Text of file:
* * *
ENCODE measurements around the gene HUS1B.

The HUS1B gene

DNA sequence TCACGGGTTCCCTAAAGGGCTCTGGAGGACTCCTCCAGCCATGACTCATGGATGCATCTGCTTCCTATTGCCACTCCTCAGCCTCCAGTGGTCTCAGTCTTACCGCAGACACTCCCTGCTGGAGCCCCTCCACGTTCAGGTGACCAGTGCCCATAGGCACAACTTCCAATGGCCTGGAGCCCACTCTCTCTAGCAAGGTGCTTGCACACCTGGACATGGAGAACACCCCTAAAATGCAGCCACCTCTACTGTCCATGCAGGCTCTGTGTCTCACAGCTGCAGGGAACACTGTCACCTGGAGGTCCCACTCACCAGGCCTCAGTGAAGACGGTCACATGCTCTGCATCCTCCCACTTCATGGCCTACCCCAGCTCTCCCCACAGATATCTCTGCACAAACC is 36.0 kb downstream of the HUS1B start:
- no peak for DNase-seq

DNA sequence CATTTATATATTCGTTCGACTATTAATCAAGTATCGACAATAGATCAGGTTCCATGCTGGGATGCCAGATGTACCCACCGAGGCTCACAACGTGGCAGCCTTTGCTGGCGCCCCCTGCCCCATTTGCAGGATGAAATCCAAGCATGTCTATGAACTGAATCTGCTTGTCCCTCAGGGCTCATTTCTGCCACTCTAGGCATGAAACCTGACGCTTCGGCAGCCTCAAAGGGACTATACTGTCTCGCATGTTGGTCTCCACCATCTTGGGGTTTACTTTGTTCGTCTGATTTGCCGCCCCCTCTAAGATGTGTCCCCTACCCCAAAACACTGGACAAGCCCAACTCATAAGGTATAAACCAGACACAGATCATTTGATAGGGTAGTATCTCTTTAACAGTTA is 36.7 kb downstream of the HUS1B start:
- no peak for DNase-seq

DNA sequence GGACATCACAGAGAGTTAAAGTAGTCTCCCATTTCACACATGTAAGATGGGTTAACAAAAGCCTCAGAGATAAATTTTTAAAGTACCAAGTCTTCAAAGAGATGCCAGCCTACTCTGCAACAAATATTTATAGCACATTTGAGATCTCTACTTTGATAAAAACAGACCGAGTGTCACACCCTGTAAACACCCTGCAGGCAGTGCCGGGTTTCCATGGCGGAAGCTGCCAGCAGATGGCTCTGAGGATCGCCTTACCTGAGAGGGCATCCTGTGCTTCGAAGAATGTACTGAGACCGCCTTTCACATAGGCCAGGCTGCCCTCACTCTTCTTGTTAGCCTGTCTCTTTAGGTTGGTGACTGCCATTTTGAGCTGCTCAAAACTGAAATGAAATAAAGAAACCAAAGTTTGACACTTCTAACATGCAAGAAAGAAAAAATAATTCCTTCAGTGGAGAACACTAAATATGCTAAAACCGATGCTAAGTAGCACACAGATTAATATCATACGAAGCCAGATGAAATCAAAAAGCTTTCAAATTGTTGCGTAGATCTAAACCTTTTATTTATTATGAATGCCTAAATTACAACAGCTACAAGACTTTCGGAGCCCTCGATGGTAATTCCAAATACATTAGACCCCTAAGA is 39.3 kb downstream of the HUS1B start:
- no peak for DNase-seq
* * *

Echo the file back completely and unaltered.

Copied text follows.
ENCODE measurements around the gene HUS1B.

The HUS1B gene

DNA sequence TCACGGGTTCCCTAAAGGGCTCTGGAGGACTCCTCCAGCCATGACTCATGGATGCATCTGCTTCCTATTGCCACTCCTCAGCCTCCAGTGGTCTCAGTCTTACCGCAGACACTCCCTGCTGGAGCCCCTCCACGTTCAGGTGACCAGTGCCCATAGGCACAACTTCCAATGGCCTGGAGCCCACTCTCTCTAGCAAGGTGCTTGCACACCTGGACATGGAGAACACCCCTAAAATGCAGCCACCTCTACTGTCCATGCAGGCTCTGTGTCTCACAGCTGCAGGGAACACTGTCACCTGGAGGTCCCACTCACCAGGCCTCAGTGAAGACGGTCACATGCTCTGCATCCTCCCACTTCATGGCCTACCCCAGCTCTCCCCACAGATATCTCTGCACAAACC is 36.0 kb downstream of the HUS1B start:
- no peak for DNase-seq

DNA sequence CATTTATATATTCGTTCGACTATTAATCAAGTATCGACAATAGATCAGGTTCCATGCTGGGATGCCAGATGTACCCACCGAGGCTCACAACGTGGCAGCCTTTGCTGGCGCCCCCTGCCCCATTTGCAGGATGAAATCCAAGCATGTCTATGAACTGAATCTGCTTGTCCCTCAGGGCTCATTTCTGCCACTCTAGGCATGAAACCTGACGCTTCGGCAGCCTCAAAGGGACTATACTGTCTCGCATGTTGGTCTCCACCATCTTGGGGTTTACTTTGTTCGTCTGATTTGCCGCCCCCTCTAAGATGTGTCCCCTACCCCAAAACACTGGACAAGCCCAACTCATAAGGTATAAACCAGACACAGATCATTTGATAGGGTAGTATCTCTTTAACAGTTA is 36.7 kb downstream of the HUS1B start:
- no peak for DNase-seq

DNA sequence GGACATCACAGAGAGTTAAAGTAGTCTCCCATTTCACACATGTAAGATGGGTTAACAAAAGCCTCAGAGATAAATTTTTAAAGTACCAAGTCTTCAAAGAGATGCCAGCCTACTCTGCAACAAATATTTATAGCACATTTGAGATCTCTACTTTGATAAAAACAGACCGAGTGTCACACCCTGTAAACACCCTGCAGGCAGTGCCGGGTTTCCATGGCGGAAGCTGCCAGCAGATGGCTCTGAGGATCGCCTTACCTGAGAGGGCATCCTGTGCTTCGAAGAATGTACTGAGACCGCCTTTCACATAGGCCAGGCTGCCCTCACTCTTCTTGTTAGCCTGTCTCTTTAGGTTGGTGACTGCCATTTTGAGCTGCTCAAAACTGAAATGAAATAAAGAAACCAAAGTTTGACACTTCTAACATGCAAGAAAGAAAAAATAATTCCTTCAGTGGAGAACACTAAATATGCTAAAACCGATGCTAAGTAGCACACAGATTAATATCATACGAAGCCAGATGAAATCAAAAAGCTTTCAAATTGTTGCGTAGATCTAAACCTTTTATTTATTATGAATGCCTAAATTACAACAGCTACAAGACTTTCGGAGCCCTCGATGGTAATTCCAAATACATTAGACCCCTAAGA is 39.3 kb downstream of the HUS1B start:
- no peak for DNase-seq